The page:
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Photographer Robert Mapplethorpe died 22 years ago yesterday – March 9, 1989. He succumbed to AIDS at a Boston hospital at age 42. I don’t think he had yet peaked, creatively speaking, but he left behind a substantial and well-respected body of work. He may end up being remembered not so much for his photographs, which are good enough, but for the controversy around the public exhibition of his most controversial homoerotic work in 1989 and 1990, which he was no longer alive to see. That controversy, by the way, makes the Smithsonian’s recent bout with Congressionally-inflicted homophobia look like a polite disagreement over tea.

I like much of Mapplethorpe’s work a lot. We would all benefit from studying his spare and elegant still lifes, and his serial portrait of Patti Smith that spans the many years of their intimate friendship is equally powerful. The gay porn stuff that got him into so much trouble I find repulsive and disturbing, no so much because of the gay part but because I find it crude and deliberately shocking and as such not worthy of an artist of Mapplethorpe’s stature. That’s my personal bias, I know, but I’m sticking with it.

As much as I dislike the work in question, I will always thank Mapplethorpe for causing the firestorm that he didn’t live to see. It was a dandy for those of us who remember it. It’s covered well on his wiki page so I won’t go over it in any detail except to say that anyone who can piss off the likes of Sen. Jesse Helms of North Carolina, the late bigot and knuckle-dragging moron who filibustered Martin Luther King Day, is OK in my book.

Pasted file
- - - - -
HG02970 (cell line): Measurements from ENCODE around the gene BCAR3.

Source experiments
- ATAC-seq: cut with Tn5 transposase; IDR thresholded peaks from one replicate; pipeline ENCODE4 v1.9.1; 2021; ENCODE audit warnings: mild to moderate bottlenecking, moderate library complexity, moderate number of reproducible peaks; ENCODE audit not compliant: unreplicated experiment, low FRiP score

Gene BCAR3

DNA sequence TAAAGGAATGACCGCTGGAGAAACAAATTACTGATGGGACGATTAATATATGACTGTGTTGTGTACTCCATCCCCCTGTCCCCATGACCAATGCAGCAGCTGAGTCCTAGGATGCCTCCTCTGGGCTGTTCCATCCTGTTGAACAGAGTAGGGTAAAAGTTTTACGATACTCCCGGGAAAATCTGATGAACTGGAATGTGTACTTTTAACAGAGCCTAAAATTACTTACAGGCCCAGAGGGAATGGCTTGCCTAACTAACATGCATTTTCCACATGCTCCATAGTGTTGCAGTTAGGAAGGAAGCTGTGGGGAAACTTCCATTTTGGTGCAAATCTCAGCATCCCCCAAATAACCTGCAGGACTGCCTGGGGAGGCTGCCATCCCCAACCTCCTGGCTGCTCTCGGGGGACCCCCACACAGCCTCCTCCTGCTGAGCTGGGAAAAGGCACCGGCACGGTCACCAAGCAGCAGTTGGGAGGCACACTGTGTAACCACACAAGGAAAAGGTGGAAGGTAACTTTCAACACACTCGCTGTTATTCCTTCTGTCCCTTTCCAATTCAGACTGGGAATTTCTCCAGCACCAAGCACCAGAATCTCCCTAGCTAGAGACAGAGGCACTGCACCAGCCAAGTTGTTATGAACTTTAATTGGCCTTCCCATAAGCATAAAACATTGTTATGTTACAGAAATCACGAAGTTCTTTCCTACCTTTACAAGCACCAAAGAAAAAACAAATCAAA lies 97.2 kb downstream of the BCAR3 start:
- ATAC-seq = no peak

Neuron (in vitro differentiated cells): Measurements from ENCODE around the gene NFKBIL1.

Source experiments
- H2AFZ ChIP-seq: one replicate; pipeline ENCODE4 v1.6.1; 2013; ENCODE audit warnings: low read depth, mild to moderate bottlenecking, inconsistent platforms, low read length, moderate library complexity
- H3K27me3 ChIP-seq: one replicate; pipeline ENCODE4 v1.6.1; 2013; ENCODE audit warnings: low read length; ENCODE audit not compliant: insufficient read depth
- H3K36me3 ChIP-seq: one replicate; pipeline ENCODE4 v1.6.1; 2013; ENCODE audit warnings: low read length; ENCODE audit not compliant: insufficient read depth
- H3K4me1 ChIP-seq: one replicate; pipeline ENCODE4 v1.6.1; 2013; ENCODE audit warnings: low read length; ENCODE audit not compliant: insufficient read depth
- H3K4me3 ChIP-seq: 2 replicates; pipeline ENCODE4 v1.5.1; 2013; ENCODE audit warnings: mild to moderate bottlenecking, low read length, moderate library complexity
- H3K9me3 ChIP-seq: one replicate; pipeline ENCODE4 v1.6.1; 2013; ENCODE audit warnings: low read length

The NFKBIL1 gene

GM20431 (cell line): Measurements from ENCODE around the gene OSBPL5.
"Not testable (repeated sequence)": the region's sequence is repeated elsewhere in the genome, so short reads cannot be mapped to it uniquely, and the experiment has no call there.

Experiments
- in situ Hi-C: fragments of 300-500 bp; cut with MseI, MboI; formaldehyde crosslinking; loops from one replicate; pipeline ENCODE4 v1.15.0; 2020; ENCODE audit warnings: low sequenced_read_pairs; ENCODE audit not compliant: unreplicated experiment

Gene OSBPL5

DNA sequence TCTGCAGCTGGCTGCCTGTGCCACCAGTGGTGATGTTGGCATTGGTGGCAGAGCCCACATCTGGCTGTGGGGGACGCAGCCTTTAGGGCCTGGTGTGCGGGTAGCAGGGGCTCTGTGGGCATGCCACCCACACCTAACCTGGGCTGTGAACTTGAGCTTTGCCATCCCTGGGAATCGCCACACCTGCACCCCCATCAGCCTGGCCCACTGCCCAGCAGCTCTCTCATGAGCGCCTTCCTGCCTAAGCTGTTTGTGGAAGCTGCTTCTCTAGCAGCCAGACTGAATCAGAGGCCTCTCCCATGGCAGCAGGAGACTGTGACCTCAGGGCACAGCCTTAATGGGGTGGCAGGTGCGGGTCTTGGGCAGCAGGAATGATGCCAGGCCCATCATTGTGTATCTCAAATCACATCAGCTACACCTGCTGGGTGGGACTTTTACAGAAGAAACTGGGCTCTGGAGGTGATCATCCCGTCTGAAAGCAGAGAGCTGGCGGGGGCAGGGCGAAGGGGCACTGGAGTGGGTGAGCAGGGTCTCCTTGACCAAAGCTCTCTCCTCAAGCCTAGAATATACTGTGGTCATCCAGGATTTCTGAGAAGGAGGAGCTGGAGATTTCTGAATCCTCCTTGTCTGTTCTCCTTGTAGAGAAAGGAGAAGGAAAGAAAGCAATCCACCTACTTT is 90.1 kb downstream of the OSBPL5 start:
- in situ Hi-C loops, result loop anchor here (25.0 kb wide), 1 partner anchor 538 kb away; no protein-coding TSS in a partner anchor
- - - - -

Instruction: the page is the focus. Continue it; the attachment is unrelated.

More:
I also note that Mapplethorpe, suffering from that touch of narcissism that infects all artists (myself included), left behind a number of self-portraits. I will always remember this one, taken in the year before his death, as one of his best works.

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  1. By Mapplethorpe Redux « The ADD-Challenged Eye on 09 Mar 2012 at 8:33 pm

    […] posted this entry noting the death of photographer Robert Mapplethorpe a year ago today. Since practically no one read it, I thought I’d call your attention to it […]

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